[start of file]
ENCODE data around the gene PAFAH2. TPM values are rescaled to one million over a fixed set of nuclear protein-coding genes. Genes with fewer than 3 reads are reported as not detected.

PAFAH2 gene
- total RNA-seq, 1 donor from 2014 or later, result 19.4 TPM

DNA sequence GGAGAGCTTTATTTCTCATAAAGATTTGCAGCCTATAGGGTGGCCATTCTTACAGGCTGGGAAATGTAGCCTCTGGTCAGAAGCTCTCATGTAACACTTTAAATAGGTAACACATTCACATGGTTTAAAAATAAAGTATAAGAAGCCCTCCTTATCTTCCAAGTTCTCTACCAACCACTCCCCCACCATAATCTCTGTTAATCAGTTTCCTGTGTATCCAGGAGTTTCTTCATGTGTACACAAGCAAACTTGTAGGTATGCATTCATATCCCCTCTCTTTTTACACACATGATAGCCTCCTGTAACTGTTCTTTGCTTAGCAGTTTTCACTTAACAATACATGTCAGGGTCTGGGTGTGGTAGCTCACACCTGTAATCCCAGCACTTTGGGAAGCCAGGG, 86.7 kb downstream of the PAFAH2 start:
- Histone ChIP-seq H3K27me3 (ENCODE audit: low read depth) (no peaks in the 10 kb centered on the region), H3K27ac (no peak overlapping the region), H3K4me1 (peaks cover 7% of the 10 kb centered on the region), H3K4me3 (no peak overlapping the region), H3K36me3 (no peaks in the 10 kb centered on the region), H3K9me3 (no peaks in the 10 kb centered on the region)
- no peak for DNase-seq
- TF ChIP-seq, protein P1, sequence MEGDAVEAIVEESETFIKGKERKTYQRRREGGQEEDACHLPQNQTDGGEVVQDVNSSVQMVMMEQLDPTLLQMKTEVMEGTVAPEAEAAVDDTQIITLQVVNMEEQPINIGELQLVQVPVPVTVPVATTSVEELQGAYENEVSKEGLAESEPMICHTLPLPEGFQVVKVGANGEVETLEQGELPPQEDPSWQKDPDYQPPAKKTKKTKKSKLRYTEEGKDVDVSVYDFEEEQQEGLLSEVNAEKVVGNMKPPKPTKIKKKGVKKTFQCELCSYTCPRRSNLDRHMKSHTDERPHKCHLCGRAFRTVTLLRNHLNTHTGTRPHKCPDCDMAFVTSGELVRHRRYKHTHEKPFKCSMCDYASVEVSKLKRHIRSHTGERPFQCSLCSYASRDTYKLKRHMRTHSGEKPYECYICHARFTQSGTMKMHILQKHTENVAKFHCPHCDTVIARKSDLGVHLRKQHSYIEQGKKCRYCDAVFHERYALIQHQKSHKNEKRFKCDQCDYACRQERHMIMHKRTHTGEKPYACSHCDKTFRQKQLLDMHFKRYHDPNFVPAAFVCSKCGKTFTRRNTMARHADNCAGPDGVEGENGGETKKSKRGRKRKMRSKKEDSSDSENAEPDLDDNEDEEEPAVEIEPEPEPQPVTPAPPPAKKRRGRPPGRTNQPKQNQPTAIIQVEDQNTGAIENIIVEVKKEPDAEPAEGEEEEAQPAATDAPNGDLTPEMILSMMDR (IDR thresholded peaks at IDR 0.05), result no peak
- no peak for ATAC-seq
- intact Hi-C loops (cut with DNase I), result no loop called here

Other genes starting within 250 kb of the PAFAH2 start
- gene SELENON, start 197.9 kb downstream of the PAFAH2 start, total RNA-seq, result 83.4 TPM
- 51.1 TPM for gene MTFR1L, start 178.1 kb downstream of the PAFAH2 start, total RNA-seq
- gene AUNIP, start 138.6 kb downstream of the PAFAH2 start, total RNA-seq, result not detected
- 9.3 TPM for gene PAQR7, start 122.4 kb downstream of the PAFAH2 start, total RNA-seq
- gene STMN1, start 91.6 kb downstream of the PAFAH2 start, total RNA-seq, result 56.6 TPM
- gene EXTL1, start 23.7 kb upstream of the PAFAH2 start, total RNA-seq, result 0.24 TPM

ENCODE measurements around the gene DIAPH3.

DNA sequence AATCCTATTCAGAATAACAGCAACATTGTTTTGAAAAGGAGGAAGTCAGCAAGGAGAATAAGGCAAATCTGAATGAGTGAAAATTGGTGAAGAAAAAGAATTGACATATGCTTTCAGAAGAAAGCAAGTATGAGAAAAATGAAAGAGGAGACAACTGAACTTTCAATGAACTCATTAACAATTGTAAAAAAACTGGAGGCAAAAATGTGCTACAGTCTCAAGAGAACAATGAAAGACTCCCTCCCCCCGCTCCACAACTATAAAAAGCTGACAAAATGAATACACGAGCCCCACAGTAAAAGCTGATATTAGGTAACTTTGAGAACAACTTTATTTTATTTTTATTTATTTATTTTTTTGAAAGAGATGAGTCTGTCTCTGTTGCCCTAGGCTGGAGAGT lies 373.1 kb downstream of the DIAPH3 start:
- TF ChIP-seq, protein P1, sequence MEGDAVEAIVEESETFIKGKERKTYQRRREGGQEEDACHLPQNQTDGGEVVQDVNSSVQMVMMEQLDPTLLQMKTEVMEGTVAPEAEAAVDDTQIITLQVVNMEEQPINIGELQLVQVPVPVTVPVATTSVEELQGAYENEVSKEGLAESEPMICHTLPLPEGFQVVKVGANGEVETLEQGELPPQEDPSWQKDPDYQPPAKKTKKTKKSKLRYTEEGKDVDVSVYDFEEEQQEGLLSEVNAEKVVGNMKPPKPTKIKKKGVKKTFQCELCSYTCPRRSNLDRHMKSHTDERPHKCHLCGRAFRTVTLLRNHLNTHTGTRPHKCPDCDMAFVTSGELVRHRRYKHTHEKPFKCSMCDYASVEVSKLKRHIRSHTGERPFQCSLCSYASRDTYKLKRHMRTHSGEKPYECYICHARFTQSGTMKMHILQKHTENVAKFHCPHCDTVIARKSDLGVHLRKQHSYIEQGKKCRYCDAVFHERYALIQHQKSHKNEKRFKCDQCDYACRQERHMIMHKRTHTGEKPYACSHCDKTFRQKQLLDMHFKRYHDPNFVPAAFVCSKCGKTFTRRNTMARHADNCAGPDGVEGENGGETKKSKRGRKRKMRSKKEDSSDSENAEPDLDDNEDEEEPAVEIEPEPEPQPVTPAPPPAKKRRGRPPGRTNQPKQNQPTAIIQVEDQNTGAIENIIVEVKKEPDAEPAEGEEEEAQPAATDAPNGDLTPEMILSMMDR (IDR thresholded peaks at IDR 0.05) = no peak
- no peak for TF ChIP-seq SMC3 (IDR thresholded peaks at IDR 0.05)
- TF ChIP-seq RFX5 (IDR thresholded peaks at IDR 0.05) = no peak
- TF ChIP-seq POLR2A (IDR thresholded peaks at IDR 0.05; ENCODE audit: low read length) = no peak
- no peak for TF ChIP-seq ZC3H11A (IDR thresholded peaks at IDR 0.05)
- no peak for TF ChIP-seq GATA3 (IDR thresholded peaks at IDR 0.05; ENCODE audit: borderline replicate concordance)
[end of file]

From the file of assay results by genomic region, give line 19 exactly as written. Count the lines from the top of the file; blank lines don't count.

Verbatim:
- TF ChIP-seq, protein P1, sequence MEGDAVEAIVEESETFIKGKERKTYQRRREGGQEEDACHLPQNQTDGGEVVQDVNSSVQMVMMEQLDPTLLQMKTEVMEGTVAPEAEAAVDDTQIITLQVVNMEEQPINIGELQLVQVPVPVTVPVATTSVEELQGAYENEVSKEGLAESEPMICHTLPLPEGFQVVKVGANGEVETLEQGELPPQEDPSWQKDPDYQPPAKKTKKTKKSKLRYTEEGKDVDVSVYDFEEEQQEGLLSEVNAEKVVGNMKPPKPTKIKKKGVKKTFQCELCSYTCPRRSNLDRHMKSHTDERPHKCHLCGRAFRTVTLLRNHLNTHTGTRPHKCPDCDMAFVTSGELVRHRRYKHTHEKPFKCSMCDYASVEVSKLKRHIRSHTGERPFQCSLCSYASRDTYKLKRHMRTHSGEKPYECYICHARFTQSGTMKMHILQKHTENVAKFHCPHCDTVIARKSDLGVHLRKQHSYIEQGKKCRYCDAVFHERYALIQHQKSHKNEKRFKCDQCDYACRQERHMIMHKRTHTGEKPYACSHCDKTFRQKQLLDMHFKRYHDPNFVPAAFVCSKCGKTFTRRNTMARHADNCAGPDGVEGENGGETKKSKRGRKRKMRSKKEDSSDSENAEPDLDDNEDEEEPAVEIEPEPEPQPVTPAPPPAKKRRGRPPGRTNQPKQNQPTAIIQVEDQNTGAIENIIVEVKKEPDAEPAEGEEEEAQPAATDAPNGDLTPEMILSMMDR (IDR thresholded peaks at IDR 0.05) = no peak